Despite Rae’s solemn pledge not to run for the permanent leader position, this news comes as a bit of a surprise in the wake of last week’s reports that he had all but declared. Rae himself acknowledged he’s given the matter serious thought, having made us all watch him “skate and then dance and then skate again through many scrums and individual interviews”.
While I think we would have been better served without the skating and dancing show, Rae should be applauded for his decision. Rae’s candidacy would have unleashed a divisive leadership race centered on the issue of when it’s ok for a politician to break his promise – not exactly the sort of contest that screams “renewal” to Canadians. The Liberal Party will be better served with Rae representing the party in the House, while the next generation of Liberals criss-cross the country signing up supporters.
This was no doubt a difficult decision. No matter how low the Liberal Party has fallen, Rae can be forgiven for dreaming of a leadership win followed by a series of miraculous events that allow him to stumble across the finish line first in 2015. After all, this is the man who “accidentally” won the 1990 Ontario election. Saying no today meant saying no to ever being Prime Minister – not an easy decision to make for someone who has lived and breathed politics for over 40 years.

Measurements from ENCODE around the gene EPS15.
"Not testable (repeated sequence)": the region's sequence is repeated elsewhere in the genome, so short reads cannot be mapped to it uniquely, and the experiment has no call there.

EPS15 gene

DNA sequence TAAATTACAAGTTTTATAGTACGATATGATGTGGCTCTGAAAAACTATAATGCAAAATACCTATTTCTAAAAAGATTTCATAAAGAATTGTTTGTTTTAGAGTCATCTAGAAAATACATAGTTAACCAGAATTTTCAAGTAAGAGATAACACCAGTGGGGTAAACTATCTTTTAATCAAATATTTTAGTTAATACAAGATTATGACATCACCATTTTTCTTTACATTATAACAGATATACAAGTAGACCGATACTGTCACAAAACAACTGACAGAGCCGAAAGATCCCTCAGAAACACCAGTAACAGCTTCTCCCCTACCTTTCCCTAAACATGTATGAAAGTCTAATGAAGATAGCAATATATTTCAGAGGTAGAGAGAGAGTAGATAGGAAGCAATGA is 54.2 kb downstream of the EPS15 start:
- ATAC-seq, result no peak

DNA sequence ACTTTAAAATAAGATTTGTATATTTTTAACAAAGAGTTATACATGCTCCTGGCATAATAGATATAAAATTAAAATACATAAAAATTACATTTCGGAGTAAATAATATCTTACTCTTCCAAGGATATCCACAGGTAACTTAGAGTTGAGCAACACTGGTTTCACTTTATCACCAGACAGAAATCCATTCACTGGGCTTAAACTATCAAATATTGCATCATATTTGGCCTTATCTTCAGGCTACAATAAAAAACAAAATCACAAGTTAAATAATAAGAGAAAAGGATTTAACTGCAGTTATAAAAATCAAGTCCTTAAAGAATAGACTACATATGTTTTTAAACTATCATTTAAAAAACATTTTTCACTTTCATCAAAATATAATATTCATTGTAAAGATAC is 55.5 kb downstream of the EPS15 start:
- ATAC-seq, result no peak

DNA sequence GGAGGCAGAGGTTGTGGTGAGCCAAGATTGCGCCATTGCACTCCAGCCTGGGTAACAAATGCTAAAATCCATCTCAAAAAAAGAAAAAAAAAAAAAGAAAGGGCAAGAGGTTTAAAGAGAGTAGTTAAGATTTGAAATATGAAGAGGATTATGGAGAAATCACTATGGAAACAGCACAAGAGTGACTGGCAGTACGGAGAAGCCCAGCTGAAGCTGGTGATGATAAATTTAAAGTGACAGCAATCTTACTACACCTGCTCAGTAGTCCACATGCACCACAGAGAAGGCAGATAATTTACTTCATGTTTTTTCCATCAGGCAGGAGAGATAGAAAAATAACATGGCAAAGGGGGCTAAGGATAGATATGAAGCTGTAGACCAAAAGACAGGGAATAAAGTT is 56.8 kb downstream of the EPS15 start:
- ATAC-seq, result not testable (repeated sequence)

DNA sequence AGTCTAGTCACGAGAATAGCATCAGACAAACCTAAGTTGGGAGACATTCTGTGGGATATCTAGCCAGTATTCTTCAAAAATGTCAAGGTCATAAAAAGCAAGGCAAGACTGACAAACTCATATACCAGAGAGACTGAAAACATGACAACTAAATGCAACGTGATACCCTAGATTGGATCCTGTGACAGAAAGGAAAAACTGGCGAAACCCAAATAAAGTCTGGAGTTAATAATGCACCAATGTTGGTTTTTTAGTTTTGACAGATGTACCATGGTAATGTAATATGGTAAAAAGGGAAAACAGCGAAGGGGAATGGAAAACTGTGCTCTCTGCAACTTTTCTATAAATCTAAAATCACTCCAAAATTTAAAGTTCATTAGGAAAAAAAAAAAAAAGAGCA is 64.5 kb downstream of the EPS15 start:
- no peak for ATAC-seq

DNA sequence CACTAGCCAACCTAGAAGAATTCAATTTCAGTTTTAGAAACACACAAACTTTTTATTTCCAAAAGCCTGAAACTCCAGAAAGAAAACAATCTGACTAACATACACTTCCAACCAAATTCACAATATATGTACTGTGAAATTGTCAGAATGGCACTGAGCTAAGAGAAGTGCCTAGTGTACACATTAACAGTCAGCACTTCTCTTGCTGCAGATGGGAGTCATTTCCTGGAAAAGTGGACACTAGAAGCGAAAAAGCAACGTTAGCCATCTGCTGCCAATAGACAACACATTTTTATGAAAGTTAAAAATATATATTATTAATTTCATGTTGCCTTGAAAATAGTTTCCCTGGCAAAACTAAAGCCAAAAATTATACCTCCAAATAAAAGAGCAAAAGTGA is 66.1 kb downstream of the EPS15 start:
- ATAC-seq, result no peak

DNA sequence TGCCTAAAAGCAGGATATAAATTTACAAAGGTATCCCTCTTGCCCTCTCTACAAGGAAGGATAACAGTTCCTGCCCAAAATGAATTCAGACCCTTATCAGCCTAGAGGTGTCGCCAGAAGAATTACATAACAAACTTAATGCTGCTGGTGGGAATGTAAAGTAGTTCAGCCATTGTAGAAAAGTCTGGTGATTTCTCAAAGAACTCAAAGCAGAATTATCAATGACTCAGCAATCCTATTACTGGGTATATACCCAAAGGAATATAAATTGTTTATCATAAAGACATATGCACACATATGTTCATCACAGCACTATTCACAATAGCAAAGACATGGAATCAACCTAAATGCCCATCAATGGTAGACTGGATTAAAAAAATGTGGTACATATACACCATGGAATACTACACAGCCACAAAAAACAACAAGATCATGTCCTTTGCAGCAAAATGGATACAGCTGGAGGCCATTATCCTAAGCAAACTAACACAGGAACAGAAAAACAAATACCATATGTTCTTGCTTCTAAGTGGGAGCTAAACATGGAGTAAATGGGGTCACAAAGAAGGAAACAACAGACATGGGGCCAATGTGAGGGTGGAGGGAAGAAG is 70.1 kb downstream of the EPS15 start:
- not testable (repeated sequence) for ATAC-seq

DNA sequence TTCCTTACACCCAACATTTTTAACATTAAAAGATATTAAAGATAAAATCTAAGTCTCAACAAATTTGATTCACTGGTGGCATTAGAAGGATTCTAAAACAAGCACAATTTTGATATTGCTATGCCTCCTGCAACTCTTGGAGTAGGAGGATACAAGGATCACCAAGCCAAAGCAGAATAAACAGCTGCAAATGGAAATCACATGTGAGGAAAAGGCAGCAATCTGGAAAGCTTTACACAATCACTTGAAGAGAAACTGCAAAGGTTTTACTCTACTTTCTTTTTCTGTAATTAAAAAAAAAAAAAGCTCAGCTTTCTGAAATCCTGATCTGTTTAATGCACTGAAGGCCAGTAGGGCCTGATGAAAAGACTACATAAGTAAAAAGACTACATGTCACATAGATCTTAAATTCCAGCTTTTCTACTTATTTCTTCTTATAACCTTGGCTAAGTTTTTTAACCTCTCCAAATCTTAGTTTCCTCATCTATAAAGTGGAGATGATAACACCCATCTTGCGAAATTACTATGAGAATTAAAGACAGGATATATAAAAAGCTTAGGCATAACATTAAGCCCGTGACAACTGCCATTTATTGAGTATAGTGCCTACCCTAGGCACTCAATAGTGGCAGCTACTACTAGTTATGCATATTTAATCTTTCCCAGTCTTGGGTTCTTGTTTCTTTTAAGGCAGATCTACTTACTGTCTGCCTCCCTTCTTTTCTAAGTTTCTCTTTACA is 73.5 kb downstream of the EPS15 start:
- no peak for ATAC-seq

At the same time, saying no to that dream secured Rae’s legacy. You’ll recall in 2006, many Liberals snered at him as a “tourist” in the Liberal Party, assuming he would pack his bags if he lost the leadership. Since then, Rae has twice won under the Liberal banner and has given thousands of hours of his life to the party. In 2008, he graciously stepped aside after caucus crowned Ignatieff interim leader in the wake of the coalition crisis. Rae could have easily gone negative, running for the permanent position against the establishment (hell, I would have voted for him), but he backed his old roomate for the good of the party. Today, Rae again made a difficult decision, placing his party above his ambitions.
The end result of this is that Rae will hold the interim title for 2 years – nearly as long as Dion and Ignatieff held their permanent positions - only Rae’s record will not be stained by electoral embarassments. He will hold a leadership role in the rebuilding process, and will be given his fair share of credit if his succesor makes gains in 2015.
Rae now instantly becomes one of the most respected Liberal Party elders in the land. That may not get you a portrait in the Parliament Buildings, but as far as legacies go, it’s not a bad way to wind down one’s political career.